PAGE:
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Q: Freezing point of water based on wind chill. ( Answered,   4 Comments )
Subject: Freezing point of water based on wind chill.
Category: Science > Chemistry
Asked by: jwk147-ga
List Price: $3.00
Posted: 14 Dec 2005 13:03 PST
Expires: 13 Jan 2006 13:03 PST
Question ID: 605868
Help settle a bet please ...

If you place a bowl of water in 33 degrees Fahrenheit weather and
apply a brisk fan or wind, will the water chill to 32 degrees and
subsequently freeze.

I say no, but he says that the water on the surface will evaporate due
to the moving air and steal heat thus causing the surrounding water to
cool. Even if that were true, I assume conduction would keep the water
at an even 33.
Subject: You win the bet...
Answered By: cynthia-ga on 14 Dec 2005 18:12 PST
Hi jwk147,

Wind chill does not express how cold the air is, it is a measurement
of how cold the air feels based on loss of body heat. I have found
several web pages that confirm this, and not one that said wind chill
can freeze water.

National Science Digital Library - An Introduction to Wind Chill
(bottom of the second paragraph)
..."If the air temperature is 40 degrees F and the Wind Chill Factor
is 10 F degrees, water will not freeze..."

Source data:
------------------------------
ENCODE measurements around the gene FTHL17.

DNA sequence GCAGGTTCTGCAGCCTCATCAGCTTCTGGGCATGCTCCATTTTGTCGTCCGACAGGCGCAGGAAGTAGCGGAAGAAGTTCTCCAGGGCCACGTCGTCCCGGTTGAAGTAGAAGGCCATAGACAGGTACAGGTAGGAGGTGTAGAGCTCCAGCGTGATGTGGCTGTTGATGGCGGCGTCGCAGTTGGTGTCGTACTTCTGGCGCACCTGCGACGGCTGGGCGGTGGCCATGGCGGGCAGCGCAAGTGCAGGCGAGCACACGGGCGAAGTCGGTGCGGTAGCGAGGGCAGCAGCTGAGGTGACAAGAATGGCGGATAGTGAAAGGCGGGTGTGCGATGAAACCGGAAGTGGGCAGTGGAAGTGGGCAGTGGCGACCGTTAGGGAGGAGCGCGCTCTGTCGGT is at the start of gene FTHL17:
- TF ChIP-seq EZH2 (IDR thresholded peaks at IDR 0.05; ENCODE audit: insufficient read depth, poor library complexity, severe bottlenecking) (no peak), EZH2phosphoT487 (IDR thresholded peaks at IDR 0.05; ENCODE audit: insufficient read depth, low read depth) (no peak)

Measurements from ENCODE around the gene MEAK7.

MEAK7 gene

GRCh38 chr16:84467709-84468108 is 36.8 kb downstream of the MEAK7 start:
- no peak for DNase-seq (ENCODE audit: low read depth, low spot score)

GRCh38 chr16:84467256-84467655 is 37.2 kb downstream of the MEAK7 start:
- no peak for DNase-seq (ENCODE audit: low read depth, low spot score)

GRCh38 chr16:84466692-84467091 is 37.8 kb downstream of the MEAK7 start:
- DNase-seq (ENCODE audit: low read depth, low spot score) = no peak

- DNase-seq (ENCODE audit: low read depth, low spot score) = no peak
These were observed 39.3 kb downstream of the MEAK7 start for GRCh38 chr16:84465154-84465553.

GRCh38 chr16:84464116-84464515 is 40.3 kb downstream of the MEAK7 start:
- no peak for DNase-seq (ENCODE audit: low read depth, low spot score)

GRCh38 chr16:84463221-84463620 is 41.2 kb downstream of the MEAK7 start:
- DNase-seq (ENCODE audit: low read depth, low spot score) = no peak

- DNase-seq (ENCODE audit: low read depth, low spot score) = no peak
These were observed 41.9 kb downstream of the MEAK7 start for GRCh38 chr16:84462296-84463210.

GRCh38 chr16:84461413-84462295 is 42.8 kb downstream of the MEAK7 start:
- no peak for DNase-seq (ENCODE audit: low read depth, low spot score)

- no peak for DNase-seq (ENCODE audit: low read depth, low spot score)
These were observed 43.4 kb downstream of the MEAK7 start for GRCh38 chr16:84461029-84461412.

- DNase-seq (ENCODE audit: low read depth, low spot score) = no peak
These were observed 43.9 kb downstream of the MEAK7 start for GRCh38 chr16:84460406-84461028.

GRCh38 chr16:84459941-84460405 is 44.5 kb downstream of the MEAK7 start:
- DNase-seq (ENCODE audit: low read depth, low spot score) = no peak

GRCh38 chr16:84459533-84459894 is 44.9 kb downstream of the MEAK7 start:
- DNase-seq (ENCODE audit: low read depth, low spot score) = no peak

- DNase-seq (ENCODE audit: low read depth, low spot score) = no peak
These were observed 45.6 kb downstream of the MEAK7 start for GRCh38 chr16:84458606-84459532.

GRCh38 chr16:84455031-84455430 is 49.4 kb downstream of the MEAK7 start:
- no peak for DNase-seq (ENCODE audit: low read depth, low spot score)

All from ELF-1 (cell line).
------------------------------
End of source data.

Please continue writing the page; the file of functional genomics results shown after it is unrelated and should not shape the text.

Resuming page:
Wind Chill Information
..."Does that mean wind chill can freeze things? No, wind chill cannot
freeze things, only the outdoor temperature can do that. No matter how
hard the wind blows, the temperature does not change. But wind does
make things cool off faster. For example, some people believe water
will freeze when the wind chill dips below freezing. But that isn?t
the case. Water will freeze only when the actual temperature dips
below freezing. But wind will help water freeze faster by removing
heat from the water, so wrap insulation around your exposed
pipes......[this was very interesting:]...There is little danger of
wind chill hurting you in our area because it?s tough to get frostbite
with windchills warmer than -20F. But if wind chills go below -70F,
skin will freeze in seconds..."

Wind chills won't freeze water
..."Q: If the ambient temperature is 35 F with a wind chill factor of
25 F, will water [NOAA] Rochester, Minnesota blizzard in March
1966.freeze? I say no, my friend says yes. How can we test this during
this time of the year?

A: You?re right. A wind-chill factor of 25 F (- 4 C) will not freeze
water if the air temperature is 35 F (2 C).

How to test this during the summer? Tough. Your best bet is to rig up
a refrigerator with a 15 mph fan. It takes a 15 mph (24 kph) wind to
produce a wind chill factor of 25 F if the air temperature is 35 F.

NOTE: The page above has a link to this experiment:

Wind-chill experiment

Engineere Edge: Wind Chill Equation and Calculator
..."Wind Chill temperature only will not cause water to freeze. Water
will only freeze when the waters temperature reaches the freezing

From USA Today:

Answers archive: Can wind chill alone freeze water
..."Q: If the temperature is 38 degrees and the wind chill is 27
degrees, will water on roads freeze?

A: No. Wind chill attempts to account for the effects of wind carrying
heat away from your body, or the body of an animal. No matter how hard
the wind blows, it doesn't change the air's temperature. You find more
on this by going to a file about Wind chill applies only
to people, animals..."

The most FAQ about wind chill
..."If the air temperature is 35 deg. F. and the wind chill 20 deg.
F., will water freeze?

No! Wind Chill expresses how quickly you will lose body heat. At 20